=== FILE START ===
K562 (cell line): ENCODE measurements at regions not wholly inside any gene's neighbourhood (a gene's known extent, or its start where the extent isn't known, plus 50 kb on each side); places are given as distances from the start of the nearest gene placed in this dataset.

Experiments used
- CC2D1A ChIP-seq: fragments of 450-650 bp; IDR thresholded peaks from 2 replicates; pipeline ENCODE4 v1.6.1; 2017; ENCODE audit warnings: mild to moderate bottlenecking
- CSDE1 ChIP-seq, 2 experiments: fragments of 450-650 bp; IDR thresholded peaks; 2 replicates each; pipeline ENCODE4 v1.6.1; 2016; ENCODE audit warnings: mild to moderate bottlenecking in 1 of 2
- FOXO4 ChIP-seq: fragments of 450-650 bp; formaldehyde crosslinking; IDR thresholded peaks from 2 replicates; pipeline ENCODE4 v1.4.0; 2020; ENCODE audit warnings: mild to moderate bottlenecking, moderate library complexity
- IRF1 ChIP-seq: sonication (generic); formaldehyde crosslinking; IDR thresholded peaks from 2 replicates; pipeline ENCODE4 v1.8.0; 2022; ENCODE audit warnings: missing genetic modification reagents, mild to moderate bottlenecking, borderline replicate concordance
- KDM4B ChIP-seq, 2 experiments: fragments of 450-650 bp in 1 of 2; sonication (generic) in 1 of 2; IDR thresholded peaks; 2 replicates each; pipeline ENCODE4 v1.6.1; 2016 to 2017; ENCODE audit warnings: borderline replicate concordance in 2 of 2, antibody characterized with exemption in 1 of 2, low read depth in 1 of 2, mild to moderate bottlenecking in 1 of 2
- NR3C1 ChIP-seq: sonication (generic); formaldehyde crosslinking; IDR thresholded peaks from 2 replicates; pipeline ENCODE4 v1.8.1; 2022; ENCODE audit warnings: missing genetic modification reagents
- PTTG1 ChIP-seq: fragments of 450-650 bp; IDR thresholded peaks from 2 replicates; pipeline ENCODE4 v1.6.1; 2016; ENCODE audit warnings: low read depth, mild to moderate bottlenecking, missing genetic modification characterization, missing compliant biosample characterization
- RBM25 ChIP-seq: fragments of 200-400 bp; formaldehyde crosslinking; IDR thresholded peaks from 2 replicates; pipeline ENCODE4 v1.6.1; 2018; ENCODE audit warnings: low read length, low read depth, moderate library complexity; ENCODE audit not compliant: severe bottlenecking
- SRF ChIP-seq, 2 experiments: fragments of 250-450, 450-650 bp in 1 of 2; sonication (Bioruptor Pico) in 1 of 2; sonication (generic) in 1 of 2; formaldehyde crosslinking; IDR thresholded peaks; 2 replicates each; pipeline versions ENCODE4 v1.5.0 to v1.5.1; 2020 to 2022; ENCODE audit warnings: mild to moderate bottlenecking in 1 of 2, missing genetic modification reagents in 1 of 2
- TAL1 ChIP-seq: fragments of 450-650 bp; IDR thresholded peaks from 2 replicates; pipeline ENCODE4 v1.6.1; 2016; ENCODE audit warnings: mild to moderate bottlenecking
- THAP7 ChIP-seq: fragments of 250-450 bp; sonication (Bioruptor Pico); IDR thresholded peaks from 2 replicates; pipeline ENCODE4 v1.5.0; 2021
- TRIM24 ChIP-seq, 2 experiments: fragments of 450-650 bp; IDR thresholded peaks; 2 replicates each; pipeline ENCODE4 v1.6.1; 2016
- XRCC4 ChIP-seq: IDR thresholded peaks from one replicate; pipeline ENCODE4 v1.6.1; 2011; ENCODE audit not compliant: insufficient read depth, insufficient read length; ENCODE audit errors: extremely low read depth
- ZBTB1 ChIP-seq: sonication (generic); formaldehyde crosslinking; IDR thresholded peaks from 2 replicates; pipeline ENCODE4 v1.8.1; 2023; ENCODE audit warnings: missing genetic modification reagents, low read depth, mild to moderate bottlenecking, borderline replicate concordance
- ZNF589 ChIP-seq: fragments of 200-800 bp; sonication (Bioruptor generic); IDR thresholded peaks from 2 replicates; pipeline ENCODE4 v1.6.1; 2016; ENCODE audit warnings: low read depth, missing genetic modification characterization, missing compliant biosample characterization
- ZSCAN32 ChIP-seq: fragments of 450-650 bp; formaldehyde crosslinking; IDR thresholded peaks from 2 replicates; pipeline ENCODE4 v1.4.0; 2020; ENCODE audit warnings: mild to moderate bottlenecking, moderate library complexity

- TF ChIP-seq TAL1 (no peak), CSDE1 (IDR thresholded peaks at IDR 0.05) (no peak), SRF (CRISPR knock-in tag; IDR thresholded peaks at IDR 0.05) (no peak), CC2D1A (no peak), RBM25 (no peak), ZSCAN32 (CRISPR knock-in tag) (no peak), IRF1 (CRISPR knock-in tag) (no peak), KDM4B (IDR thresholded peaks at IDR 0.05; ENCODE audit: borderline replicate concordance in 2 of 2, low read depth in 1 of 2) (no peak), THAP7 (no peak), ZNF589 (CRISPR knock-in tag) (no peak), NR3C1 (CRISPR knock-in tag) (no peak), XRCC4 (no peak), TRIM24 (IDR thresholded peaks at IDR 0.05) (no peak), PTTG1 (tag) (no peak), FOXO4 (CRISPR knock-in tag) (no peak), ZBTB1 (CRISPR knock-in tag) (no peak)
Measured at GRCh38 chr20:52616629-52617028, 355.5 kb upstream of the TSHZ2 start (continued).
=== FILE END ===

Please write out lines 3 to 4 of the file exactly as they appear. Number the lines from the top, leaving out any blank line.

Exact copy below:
- CC2D1A ChIP-seq: fragments of 450-650 bp; IDR thresholded peaks from 2 replicates; pipeline ENCODE4 v1.6.1; 2017; ENCODE audit warnings: mild to moderate bottlenecking
- CSDE1 ChIP-seq, 2 experiments: fragments of 450-650 bp; IDR thresholded peaks; 2 replicates each; pipeline ENCODE4 v1.6.1; 2016; ENCODE audit warnings: mild to moderate bottlenecking in 1 of 2